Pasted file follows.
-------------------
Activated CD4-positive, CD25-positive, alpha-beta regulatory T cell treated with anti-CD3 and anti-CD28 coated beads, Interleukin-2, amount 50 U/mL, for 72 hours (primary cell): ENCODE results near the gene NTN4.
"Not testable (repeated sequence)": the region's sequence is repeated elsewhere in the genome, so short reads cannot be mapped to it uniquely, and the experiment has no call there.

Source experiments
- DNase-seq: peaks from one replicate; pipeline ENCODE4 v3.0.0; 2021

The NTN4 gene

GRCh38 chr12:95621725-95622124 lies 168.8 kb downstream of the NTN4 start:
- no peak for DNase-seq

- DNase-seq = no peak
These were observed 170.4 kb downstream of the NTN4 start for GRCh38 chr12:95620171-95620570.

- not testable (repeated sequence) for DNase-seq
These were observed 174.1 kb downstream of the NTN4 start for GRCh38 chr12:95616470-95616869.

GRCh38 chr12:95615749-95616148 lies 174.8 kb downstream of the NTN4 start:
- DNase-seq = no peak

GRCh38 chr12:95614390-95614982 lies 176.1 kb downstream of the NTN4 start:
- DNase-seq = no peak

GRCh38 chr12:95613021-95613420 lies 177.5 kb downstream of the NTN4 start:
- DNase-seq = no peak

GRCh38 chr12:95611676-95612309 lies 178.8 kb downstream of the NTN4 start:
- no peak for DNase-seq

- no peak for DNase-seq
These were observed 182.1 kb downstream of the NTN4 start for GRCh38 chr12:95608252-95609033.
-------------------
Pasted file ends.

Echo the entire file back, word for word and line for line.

Activated CD4-positive, CD25-positive, alpha-beta regulatory T cell treated with anti-CD3 and anti-CD28 coated beads, Interleukin-2, amount 50 U/mL, for 72 hours (primary cell): ENCODE results near the gene NTN4.
"Not testable (repeated sequence)": the region's sequence is repeated elsewhere in the genome, so short reads cannot be mapped to it uniquely, and the experiment has no call there.

Source experiments
- DNase-seq: peaks from one replicate; pipeline ENCODE4 v3.0.0; 2021

The NTN4 gene

GRCh38 chr12:95621725-95622124 lies 168.8 kb downstream of the NTN4 start:
- no peak for DNase-seq

- DNase-seq = no peak
These were observed 170.4 kb downstream of the NTN4 start for GRCh38 chr12:95620171-95620570.

- not testable (repeated sequence) for DNase-seq
These were observed 174.1 kb downstream of the NTN4 start for GRCh38 chr12:95616470-95616869.

GRCh38 chr12:95615749-95616148 lies 174.8 kb downstream of the NTN4 start:
- DNase-seq = no peak

GRCh38 chr12:95614390-95614982 lies 176.1 kb downstream of the NTN4 start:
- DNase-seq = no peak

GRCh38 chr12:95613021-95613420 lies 177.5 kb downstream of the NTN4 start:
- DNase-seq = no peak

GRCh38 chr12:95611676-95612309 lies 178.8 kb downstream of the NTN4 start:
- no peak for DNase-seq

- no peak for DNase-seq
These were observed 182.1 kb downstream of the NTN4 start for GRCh38 chr12:95608252-95609033.